How to Fix a Sticky Dashboard on Your Toyota Camry
How to Fix a Sticky Dashboard on Your Toyota Camry?
Exposure to sunlight, heat, and high humidity can melt the adhesive used to bond the layers of the dashboard. Simultaneously, the outer fabric material of the dashboard softens and expands when heated, allowing the melted adhesive to move upwards through the fabric. Over time, the adhesive can cause the fabric to deteriorate, leaving behind a shiny, sticky residue which can trap dust and dirt and create a dangerous glare on the windshield.
Does Toyota offer any help?
Short answer: not really.
Sticky dashboards are a problem common in Lexus and Toyota vehicles. In fact, Toyota was aware of the problem circa December 2011, when Lexus released an information sheet, TSB L-SB-0144-11, revealing that there were some 2006 – 2008 model year vehicles exhibiting sticky interior panels that have a shiny/degraded appearance. Specifically, the condition was noted as being most often present on the Instrument Panel Pad and/or the Door Panel Trim. Lexus stated that revised interior panels had been developed to address the condition. The Lexus Comprehensive Warranty, which lasted 48 months or 50,000 miles, was to cover repairs for this problem.
Several lawsuits (and years) later, however, Toyota has yet to replace melted dashboards as was promised in 2015 with Toyota’s announcement of customer support program ZE6, which extended dashboard warranty coverage on eligible Lexus and Toyota vehicles.
While the only perfect fix for a sticky dashboard may be to have the entire thing replaced, doing so could cost you a few thousand. So, here are a few methods you can try to fix a sticky dashboard yourself.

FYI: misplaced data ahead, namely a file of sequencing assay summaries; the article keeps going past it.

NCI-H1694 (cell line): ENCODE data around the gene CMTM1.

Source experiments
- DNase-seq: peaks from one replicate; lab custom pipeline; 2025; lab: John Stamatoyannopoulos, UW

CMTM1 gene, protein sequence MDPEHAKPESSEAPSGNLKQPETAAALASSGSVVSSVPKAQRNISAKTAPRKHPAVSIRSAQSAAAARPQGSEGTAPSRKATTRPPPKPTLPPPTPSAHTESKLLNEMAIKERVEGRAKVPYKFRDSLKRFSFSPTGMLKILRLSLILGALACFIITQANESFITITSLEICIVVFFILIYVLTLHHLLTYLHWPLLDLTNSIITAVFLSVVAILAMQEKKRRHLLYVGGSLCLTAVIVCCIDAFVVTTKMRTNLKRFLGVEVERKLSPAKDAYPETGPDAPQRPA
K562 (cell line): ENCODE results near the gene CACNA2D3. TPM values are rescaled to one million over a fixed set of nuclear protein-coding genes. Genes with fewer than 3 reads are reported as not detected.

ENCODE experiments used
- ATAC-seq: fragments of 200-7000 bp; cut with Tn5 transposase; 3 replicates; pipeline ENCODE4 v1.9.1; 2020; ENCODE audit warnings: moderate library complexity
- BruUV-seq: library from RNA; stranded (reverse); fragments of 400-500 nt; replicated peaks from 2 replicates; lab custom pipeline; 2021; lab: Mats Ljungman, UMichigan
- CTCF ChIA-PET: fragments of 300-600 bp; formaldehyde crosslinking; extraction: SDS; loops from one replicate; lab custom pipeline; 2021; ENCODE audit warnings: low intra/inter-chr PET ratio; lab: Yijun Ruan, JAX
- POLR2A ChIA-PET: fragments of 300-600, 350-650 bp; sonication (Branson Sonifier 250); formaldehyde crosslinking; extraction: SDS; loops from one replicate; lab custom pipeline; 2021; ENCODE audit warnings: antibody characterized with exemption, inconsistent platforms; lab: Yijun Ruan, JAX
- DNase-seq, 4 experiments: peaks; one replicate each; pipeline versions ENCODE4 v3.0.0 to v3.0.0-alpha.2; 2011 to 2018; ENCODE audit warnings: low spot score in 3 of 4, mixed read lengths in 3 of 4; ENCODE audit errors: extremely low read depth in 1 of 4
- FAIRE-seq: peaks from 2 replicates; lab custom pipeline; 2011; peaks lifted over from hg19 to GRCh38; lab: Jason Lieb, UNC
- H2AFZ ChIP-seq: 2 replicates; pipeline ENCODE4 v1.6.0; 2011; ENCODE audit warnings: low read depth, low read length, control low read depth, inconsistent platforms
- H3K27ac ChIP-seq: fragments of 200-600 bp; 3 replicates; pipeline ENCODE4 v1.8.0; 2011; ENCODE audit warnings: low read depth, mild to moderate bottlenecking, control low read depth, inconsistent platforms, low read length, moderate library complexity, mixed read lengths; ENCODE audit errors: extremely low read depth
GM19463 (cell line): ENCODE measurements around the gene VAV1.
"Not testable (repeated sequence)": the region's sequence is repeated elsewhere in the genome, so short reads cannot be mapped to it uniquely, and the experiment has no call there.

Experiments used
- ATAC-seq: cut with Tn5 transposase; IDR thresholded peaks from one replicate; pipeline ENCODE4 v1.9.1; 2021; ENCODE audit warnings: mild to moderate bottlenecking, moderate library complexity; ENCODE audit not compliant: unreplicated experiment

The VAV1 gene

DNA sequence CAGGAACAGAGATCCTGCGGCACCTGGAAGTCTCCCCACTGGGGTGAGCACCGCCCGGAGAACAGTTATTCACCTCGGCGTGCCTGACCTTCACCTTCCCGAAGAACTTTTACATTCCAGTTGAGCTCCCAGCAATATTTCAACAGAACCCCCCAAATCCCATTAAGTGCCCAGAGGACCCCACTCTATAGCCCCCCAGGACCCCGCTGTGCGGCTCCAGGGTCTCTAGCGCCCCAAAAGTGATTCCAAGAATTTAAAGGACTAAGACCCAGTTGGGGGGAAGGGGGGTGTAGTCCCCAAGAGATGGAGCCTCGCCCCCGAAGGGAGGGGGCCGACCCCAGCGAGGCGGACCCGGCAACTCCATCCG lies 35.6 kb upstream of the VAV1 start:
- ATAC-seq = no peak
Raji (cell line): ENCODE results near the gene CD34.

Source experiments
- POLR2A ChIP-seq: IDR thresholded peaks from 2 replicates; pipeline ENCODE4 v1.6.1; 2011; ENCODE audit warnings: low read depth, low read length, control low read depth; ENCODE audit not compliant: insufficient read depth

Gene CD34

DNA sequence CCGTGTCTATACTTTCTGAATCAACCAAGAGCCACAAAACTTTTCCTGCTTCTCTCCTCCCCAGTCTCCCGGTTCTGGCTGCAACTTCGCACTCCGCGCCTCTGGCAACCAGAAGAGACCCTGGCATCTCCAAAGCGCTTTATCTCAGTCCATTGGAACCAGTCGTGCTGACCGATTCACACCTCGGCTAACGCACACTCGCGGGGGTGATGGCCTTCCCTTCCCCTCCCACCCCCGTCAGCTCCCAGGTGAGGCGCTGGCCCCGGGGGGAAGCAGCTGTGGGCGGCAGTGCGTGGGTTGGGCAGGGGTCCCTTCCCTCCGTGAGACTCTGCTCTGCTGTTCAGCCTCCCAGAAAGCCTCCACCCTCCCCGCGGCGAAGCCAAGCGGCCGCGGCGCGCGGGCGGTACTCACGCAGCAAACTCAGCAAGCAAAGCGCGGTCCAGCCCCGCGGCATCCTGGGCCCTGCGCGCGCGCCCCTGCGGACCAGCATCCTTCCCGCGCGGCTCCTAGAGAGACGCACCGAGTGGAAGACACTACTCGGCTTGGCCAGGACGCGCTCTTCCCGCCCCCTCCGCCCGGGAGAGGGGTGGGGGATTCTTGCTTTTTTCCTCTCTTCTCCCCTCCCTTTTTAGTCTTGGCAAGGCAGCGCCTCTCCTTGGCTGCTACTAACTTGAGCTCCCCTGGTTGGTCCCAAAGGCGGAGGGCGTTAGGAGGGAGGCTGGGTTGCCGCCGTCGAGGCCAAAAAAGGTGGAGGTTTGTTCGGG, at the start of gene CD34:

Method 1: Buy a product specifically designed to clean sticky dashboards.
Sticky Dash Fix claims to be originally developed as a tool to restore and protect 3D-printed medical models and rapid prototypes, which can be degraded by light and moisture due to the materials used in the additive manufacturing process. The product consists of a surface cleaner, which removes sticky plasticizers, dirt, and debris, and a surface coating, which is applied in multiple coats to seal the dashboard surface by forming a thin, strong, and flexible membrane.
Because adding color pigment to the coating significantly reduces light penetration of dashboard surfaces, Sticky Dash Fix offers kits customized to match the color of your car’s dashboard. Each kit includes bottles of Sticky Dash Cleaner and Sticky Dash Coating, two applicators, a microfiber lint-free cleaning cloth, disposable gloves, and an instruction sheet. Not that that you would need much instruction—the procedure to use Sticky Dash Fix is incredibly simple, as follows:
Step 1. Apply the Sticky Dash Cleaner to the dashboard surface.
Step 2. Apply coats of the Sticky Dash Coating until the dashboard no longer feels sticky after drying.
After treating your dashboard with Sticky Dash Fix, you allegedly won’t need to provide any special maintenance. Soapy water should do the trick.